HO by David Swinfield
After the fascination of an extensive clockwork O gauge Hornby layout as a child, my model railway activity suffered a long hiatus until about nine years ago.
My wife was incapacitated to the extent that I was uncomfortable pursuing outside interests and the thought dawned that a space in the foundations of our home might be utilised for a layout. Meeting John and Toni Saxon at a model exhibition I was introduced to the NMRA and the help and encouragement of its friendly members.
That led to a succession of layouts , each of which was modified and extended until two adjoining spaces were fully utilised; one 9 M x 2.5 M and the other 6 M x 5.M.
Still dissatisfied with all the improvements and extensions, in early 2006 both spaces were stripped and a wholly new layout was begun.
The inspiration for it is the New Mexico Division of the Santa Fe railroad through the Raton Pass from Trinidad , Colorado to Raton, New Mexico. Trains arrive in Trinidad from one end of staging that is taken to be La Junta and from the other end of staging trains run from what is taken to be Las Vegas to Raton. It takes about twelve minutes to run non-stop from Trinidad to Raton.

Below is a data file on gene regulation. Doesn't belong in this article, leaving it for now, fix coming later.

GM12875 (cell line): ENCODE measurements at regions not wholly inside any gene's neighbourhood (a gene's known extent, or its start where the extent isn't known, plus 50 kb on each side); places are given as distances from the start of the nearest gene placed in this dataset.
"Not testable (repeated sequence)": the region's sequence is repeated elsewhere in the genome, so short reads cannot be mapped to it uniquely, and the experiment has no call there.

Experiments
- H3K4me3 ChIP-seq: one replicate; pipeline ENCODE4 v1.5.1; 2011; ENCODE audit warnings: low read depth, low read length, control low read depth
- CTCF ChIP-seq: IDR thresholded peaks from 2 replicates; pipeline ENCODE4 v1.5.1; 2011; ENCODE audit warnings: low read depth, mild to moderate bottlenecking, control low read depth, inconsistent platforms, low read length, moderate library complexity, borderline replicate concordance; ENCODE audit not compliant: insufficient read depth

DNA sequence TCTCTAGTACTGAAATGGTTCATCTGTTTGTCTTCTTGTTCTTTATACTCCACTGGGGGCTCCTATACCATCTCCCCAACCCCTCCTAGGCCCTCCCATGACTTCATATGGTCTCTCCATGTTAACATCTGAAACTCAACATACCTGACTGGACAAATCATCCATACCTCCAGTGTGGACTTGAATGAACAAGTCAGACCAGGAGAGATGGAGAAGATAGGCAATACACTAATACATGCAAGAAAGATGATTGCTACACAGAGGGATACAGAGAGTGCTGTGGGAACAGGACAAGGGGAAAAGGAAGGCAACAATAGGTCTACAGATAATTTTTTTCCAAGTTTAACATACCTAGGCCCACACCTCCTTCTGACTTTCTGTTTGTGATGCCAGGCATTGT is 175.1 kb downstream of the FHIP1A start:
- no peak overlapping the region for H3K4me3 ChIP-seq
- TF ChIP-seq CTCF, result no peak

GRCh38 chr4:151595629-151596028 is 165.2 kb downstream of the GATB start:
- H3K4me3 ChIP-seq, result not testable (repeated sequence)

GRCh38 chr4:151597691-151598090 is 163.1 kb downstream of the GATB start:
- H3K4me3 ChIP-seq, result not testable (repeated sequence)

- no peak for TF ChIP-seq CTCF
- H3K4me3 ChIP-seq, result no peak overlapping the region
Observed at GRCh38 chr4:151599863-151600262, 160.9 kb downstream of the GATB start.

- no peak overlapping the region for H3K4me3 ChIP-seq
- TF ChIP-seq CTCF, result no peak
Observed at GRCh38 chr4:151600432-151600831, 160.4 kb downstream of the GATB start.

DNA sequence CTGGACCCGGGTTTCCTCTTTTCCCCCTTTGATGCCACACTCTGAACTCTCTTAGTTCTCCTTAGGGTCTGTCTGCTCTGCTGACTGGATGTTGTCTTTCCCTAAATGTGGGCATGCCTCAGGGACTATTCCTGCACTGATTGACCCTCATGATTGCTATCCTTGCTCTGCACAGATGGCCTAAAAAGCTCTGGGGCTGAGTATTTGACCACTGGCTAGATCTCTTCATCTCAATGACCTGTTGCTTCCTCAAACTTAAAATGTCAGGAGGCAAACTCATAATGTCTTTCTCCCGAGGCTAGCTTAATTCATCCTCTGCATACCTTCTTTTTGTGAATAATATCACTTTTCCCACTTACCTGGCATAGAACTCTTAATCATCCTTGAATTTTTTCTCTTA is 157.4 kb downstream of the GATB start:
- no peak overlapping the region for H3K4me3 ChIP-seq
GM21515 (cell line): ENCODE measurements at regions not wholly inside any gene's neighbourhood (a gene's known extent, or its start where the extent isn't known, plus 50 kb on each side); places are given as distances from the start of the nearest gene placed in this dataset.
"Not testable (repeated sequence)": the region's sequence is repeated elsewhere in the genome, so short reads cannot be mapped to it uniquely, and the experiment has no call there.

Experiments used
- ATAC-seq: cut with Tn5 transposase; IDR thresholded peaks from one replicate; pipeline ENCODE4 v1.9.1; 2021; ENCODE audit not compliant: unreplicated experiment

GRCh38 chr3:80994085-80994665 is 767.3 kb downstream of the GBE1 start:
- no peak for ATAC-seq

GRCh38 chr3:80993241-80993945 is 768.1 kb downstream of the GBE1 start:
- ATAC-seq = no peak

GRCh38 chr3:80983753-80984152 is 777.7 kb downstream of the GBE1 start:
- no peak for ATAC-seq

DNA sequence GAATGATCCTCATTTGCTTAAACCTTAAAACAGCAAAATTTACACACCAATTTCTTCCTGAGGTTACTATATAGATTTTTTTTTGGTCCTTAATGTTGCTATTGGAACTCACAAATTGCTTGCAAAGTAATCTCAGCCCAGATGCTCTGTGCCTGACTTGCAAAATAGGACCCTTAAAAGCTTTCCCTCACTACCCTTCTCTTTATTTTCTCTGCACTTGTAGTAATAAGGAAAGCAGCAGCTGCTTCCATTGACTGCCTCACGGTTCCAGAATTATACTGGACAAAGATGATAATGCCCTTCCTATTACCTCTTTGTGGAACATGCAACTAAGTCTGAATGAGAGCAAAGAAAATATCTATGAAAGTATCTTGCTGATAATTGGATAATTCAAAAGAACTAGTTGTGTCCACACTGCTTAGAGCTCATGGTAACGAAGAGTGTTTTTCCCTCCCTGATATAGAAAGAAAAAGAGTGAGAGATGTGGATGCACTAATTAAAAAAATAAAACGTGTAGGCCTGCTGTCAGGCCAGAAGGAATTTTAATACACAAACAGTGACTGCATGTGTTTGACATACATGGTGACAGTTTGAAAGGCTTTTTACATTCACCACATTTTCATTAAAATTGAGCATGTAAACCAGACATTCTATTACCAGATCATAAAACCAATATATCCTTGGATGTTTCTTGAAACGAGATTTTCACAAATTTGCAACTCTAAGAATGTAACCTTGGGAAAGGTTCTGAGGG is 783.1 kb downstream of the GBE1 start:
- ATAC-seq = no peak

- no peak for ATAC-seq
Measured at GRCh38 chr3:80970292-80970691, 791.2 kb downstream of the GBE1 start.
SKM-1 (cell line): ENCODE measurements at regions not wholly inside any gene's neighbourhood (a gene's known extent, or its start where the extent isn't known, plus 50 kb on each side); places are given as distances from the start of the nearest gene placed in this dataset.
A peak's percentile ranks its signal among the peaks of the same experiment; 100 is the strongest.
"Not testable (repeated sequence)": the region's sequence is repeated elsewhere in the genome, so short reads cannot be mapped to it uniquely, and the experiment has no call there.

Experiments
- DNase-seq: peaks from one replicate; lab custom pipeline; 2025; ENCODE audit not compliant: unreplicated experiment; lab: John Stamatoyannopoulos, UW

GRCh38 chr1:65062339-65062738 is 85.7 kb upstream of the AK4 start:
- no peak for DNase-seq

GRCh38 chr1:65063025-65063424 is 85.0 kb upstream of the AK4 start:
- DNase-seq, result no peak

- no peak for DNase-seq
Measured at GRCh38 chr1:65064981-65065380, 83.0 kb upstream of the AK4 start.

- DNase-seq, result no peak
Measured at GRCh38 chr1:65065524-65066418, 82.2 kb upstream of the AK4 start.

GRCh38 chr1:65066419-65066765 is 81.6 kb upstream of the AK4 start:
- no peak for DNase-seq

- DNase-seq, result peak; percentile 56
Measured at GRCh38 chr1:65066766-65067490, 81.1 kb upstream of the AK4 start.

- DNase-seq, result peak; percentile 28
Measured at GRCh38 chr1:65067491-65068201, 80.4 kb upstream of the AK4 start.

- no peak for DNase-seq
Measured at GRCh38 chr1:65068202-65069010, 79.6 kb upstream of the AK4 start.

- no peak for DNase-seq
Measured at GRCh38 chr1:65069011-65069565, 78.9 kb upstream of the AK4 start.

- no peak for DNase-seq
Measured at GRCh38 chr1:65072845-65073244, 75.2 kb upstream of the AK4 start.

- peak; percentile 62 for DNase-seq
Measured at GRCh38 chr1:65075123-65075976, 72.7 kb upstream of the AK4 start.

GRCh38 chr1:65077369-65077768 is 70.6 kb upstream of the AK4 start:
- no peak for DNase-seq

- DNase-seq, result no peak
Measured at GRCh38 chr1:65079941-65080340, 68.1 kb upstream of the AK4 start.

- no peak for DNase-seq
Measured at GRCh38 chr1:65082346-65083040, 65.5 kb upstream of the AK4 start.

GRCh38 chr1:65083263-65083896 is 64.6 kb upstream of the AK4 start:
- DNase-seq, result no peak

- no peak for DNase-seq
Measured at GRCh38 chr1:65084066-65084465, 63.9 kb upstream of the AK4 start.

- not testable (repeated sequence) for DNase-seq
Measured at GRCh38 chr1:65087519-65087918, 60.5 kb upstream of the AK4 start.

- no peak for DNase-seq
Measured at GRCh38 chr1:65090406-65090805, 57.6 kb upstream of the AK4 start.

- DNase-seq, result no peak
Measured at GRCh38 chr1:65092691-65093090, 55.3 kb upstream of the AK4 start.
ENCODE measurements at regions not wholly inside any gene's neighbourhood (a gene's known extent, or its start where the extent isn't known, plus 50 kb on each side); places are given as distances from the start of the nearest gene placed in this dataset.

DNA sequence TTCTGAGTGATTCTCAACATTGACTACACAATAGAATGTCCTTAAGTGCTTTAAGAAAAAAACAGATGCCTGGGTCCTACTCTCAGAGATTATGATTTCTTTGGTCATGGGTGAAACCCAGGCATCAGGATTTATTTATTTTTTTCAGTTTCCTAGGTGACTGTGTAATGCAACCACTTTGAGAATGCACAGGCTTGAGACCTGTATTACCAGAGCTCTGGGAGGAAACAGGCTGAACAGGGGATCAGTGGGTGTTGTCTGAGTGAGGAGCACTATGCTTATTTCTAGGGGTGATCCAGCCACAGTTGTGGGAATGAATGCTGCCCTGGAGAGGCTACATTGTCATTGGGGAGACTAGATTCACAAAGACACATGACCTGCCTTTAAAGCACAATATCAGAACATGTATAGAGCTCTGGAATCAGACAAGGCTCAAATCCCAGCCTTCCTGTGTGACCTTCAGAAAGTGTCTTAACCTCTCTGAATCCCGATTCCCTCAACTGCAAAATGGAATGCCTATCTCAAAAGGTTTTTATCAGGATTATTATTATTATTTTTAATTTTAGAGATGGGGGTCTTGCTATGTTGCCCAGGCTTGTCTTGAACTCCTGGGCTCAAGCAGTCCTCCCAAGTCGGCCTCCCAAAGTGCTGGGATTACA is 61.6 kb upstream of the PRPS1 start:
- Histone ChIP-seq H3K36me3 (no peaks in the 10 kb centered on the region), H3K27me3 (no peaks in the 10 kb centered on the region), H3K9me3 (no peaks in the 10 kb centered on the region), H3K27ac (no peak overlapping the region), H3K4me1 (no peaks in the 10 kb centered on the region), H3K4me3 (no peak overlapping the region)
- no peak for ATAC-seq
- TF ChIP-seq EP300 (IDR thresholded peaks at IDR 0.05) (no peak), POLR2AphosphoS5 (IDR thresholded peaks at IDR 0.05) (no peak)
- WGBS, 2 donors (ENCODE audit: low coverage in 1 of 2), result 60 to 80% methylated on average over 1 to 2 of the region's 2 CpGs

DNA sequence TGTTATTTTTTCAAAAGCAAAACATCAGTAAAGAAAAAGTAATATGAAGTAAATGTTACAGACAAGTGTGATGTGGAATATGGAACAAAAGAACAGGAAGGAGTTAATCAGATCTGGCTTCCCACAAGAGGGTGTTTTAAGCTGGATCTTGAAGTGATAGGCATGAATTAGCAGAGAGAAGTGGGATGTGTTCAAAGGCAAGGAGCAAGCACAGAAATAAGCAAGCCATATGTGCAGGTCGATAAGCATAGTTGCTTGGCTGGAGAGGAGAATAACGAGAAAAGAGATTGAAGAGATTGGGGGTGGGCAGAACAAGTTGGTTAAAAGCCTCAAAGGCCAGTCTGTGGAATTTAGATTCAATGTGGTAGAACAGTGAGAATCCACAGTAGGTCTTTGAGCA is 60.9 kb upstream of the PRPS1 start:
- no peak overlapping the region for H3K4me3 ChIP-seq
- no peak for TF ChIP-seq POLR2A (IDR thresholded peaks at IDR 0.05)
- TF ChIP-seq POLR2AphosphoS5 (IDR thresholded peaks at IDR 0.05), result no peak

There is ample scope for switching, making up trains, loco service, and passenger operations at both Trinidad and Raton and there is the C & W Branch to a coal handling facility out of Trinidad.
The choice of that twenty two miles of the Santa Fe system was largely determined by the fact that it involved steep grades requiring the use of helpers over the 3% ruling grades to crest the top of the Pass with its famous tunnel.
The minimum radius is 762 mm in the yards and 1 M elsewhere with 1% grades on the curves, rising to the ruling grade on straight sections. Track and turnouts are code 100 by Peco.
I run a number of 2-10-2 locos hauling freights as were used extensively on that division and passenger trains hauled by multiple unit diesels. Trains are limited by the length of passing loops and sidings to 2.4 M.
Easy DCC permits the running of several trains and yard working simultaneously and is more than enough to keep ten or more operators busy for an hour or two. Chaos is kept to a minimum using train orders issued by a dispatcher controlling single line working and yardmasters are in control at both Trinidad and Raton.
A great deal of work is yet to be done with the installation of bridges, structures and scenery so it is likely to be a work in progress for a long time yet.
Planning took many months and I acknowledge that the facility with which the yards operate owes a good deal to the generous advice of Don Mitchell who happened to see my plans at an early stage and offered valuable advice.